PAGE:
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Ohio University Press · Swallow Press · www.ohioswallow.com

About Ohio University Press

Incorporated in 1947 and formally organized in 1964 by Ohio University president Vernon Alden, Ohio University Press is the oldest scholarly publisher in Ohio. Since its founding, the press (including its trade imprint, Swallow Press) has developed into a leading publisher of books about Africa, Appalachia, Southeast Asia, and the Midwest, as well as on many other topics. From academic monographs to regional guides to internationally acclaimed literary works, its books have established the press as an essential member of its many communities: scholarly, literary, and geographic.

The press publishes between forty-five and fifty books a year. Distributed worldwide, its books are regularly covered by prominent national and international news and review media; in countless academic journals; and in a wide variety of literary and cultural outlets.

The press regularly partners with other scholarly and cultural institutions. In recent years, these have included the State Library of Ohio, the U.S. Capitol Historical Society, the Ohio University Center for International Studies, the Cincinnati, Columbus, and Cleveland museums of art, and the Polish American Historical Association.

Swallow Press

What began as a publishing partnership with the distinguished literary publisher Swallow Press has continued with Ohio University Press’s acquisition in 2008 of Swallow. Under the Swallow Press imprint, the Press continues to publish its esteemed literary list—including reissues of the works of such iconic authors as Anaïs Nin, Janet Lewis, Frank Waters, and Anna Akhmatova—as well as guidebooks, regional interest titles, and general nonfiction.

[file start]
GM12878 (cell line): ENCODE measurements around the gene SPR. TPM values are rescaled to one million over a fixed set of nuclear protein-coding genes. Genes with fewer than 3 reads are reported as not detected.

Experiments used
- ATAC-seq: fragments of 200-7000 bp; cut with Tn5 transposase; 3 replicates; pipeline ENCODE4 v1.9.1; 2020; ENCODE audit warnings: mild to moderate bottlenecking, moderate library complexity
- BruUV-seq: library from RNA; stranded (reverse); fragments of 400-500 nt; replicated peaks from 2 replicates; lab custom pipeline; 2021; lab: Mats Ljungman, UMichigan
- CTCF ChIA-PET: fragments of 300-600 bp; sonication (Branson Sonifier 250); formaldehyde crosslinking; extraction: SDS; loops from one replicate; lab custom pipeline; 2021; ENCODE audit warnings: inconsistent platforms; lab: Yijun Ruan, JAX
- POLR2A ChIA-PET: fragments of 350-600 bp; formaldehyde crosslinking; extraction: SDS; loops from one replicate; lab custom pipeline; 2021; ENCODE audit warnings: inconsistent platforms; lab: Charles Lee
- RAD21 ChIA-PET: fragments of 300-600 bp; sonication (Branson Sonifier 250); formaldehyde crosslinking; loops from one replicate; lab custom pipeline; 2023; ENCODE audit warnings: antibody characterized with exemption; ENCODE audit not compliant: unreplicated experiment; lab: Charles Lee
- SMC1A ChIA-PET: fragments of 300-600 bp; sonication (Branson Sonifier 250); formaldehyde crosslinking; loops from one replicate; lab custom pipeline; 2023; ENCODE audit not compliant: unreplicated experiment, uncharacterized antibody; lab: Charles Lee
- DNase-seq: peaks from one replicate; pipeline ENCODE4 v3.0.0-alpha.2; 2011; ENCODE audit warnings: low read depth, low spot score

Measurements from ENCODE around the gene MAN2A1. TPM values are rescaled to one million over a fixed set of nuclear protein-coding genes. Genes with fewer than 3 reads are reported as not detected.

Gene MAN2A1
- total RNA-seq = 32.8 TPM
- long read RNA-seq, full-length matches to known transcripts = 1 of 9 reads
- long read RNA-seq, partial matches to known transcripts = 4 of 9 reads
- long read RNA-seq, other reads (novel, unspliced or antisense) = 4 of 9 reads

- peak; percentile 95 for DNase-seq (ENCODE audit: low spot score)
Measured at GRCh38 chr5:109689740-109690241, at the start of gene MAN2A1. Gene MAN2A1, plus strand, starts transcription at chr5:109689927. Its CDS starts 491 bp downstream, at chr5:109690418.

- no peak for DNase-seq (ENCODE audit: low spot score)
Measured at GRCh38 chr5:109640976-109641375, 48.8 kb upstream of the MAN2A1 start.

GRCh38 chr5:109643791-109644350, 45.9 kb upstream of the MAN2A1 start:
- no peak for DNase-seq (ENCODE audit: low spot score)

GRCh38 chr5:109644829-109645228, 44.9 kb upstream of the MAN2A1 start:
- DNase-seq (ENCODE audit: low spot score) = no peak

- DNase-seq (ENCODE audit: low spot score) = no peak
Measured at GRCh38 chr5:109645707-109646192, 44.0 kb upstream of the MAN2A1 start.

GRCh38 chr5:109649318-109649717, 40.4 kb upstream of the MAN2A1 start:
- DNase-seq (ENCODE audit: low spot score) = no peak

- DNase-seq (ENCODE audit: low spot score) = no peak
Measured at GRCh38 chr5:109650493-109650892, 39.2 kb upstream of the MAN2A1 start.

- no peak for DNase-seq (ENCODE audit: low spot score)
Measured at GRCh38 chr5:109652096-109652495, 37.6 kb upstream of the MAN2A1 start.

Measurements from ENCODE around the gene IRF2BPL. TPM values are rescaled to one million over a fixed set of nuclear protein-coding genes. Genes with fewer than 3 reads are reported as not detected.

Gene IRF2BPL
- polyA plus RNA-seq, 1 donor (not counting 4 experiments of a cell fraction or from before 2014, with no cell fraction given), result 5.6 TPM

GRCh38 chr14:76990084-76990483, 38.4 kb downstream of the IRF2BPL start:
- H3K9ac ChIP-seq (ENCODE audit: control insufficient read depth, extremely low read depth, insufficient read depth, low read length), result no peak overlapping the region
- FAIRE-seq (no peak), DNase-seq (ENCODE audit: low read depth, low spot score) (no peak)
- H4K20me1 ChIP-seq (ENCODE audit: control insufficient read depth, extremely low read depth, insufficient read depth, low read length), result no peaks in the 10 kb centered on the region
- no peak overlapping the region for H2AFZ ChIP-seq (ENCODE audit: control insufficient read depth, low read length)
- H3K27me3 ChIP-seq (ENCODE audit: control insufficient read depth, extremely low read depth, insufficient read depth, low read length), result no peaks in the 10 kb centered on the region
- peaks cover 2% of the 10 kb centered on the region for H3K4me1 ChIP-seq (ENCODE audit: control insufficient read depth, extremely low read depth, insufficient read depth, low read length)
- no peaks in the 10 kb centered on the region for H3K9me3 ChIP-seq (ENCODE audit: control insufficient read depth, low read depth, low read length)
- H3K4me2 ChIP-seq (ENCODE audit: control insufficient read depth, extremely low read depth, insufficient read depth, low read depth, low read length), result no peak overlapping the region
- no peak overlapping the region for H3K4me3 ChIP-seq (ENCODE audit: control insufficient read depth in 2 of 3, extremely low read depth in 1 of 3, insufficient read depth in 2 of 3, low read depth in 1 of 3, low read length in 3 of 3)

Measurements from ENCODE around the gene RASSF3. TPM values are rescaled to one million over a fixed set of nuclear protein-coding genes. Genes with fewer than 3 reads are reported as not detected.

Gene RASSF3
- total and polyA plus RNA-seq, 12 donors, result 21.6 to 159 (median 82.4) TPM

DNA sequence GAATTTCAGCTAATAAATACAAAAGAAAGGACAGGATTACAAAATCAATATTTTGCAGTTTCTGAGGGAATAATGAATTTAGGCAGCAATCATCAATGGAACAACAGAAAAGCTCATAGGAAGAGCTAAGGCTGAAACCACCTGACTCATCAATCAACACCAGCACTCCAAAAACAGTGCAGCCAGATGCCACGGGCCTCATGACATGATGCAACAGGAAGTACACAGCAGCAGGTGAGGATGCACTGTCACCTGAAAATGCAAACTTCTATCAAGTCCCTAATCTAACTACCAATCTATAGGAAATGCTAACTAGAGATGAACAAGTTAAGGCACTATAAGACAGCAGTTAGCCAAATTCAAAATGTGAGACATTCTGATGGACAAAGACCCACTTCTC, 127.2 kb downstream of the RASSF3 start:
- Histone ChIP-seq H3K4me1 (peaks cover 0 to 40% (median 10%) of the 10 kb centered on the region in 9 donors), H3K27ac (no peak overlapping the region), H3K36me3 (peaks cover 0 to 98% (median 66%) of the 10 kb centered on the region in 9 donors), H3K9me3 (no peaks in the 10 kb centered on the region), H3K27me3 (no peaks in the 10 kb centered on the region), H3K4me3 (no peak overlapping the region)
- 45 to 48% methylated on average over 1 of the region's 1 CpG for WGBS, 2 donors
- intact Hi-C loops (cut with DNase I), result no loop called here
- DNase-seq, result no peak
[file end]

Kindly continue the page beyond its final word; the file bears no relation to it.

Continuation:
New Titles

Carceral Afterlives
Prisons, Detention, and Punishment in Postcolonial Uganda
This social and political history analyzes how incarceration, a practice and policy with colonial origins, was central to both the exertion of and challenges to state power in postcolonial Uganda. The book also illustrates the persistent imbrication of prisons, punishment, politics, and struggles for decolonization and freedom across the globe.

Notes of Debates in the Federal Convention of 1787
James Madison’s record of the Constitutional Convention traces day by day the debates held from May to September 1787 and presents the only complete picture we have of the strategy, interests, and ideas of the Founders at the convention itself.

The Papers of Clarence Mitchell Jr., Volume V
The Struggle to Pass the 1957 Civil Rights Act, 1955–1958
The 1957 Civil Rights Act was the first successful lobbying campaign by an organization dedicated to that purpose since Reconstruction. Building on the 1954 Brown v. Board of Education decision, the law marked a turning point for the legislative branch in the struggle to accord Black citizens full equality under the Constitution.

Everyday State and Democracy in Africa
Ethnographic Encounters
Through ethnographic case studies of Africans’ quotidian encounters with state bureaucracy, infrastructure, discipline, citizenship, democracy, political economy, education, and health, this book demonstrates how the state not only enables but also constrains and complicates ordinary Africans’ daily struggles to live and live well.

Allegiance
Stories
Spanning forty years of work, Allegiance is an autobiography told through stories—a rich personal journey into Norman’s life, place, and consciousness. In classic short stories, lyrical meditations, folktales, dreamscapes, and stream of consciousness writing, Norman imaginatively weaves together the threads of his life.